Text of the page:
In the mid-nineteenth century, the mathematician George Boole heard the voice of God. As he crossed a field near his home in England, he had a mystical experience and came to believe he would uncover the rules underlying human thought…

Before Boole, the disciplines of logic and mathematics had developed quite separately for more than a thousand years. His new logic functioned with only two values—true and false—and with it he could not only do math but analyze philosophical statements and propositions to divine their veracity or falsehood. Boole put his new type of logic to use on something that to him, a deeply religious man, was a spiritual necessity: to demonstrate that God was incapable of evil…

Boole was a man inhabited by the spirit of his time, a spirit that was very different from ours: he believed that the human mind was rational and functioned according to the same laws that shape the larger universe; by painstakingly uncovering those laws, not only could we understand the world and reveal the hidden mechanisms that produce and guide our own thoughts, we could actually peer into the mind of Divinity. After confronting the problem of evil, he continued to develop his ideas, trying to create a calculus to reduce all logical syllogisms, deductions, and inferences to the manipulation of mathematical symbols, and to cast a precise foundation for the theory of probability. This resulted in his greatest work: An Investigation of the Laws of Thought, a book that laid out the rules of his new symbolic logic and also outlined, in the opening chapter, his grand intention to capture, with mathematics, the language of that ghost that whispers within the tortuous pathways of our minds:
The design of the following treatise is to investigate the fundamental laws of those operations of the mind by which reasoning is performed; to give expression to them in the symbolical language of a Calculus, and upon this foundation to establish the science of Logic and construct its method.
Boole was convinced that our minds operate on a fundamental basis of logic, but he died without having reached his goal of creating a system to understand thought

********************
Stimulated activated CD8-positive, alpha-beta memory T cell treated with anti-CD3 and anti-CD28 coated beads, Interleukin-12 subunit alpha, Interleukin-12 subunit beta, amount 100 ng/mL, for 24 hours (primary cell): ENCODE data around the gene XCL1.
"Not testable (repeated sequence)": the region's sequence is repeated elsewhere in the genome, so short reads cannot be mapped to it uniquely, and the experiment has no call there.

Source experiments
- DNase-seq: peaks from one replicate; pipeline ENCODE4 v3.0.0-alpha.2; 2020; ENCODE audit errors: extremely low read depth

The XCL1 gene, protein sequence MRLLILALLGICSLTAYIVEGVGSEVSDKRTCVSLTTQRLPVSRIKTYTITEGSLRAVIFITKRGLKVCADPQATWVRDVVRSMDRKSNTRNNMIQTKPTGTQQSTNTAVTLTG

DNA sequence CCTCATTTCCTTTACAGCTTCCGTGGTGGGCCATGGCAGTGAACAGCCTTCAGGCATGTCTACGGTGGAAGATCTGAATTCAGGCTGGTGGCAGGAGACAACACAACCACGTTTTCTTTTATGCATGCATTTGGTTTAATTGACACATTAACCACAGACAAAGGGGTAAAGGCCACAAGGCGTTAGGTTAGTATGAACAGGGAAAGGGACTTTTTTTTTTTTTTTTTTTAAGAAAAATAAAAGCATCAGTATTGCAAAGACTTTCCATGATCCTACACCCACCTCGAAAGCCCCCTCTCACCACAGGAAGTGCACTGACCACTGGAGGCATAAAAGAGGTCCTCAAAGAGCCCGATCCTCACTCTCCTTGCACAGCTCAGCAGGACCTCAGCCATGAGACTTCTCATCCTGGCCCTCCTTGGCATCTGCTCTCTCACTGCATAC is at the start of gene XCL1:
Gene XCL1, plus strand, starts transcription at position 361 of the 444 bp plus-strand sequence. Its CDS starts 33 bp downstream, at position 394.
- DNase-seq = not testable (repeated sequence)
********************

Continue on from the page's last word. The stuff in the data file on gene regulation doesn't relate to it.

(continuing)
His work was inconsequential during his lifetime and ignored for more than eighty years after his death, until one day a young graduate student at MIT chanced upon The Laws of Thought, immersed himself in Boole’s strange algebraic logic, and created a practical application that has, since then, affected every aspect of our lives.

His name was Claude Shannon, a mathematician and electrical engineer who was working on the most advanced thinking machine of his time (Vannevar Bush’s differential analyzer, an early computer as big as an entire room), when he realized that Boole’s two-value logic was the perfect system with which to design electronic circuits. Electrical switches use binary values (0 for off and 1 for on), and they can be controlled by the logical operations created by the English mathematician. Incredibly complex computations can be made just by exploiting a simple duality: true or false, on or off, 1 or 0. That duality is the cornerstone of the Information Age…

A couple of additional titles will soon come into play.
Inheritance has yet to be released. The blurb:
“An insightful and breathtaking exploration of humanity’s evolutionary baggage that explains some of our species’ greatest successes and failures.” —Yuval Noah Harari, author of Sapiens

The ancient inheritance that made us who we are—and is now driving us to ruin.

Each of us is endowed with an inheritance—a set of evolved biases and cultural tools that shape every facet of our behavior. For countless generations, this inheritance has taken us to ever greater heights: driving the rise of more sophisticated technologies, more organized religions, more expansive empires. But now, for the first time, it’s failing us. We find ourselves hurtling toward a future of unprecedented political polarization, deadlier war, and irreparable environmental destruction.

In Inheritance, renowned anthropologist Harvey Whitehouse offers a sweeping account of how our biases have shaped humanity’s past and imperil its future. He argues that three biases—conformism, religiosity, and tribalism—drive human behavior everywhere. Forged by natural selection and harnessed by thousands of years of cultural evolution, these biases catalyzed the greatest transformations in human history, from the birth of agriculture and the arrival of the first kings to the rise and fall of human sacrifice and the creation of multiethnic empires. Taking us deep into modern-day tribes, including terrorist cells and predatory ad agencies, Whitehouse shows how, as we lose the cultural scaffolding that allowed us to manage our biases, the world we’ve built is spiraling out of control.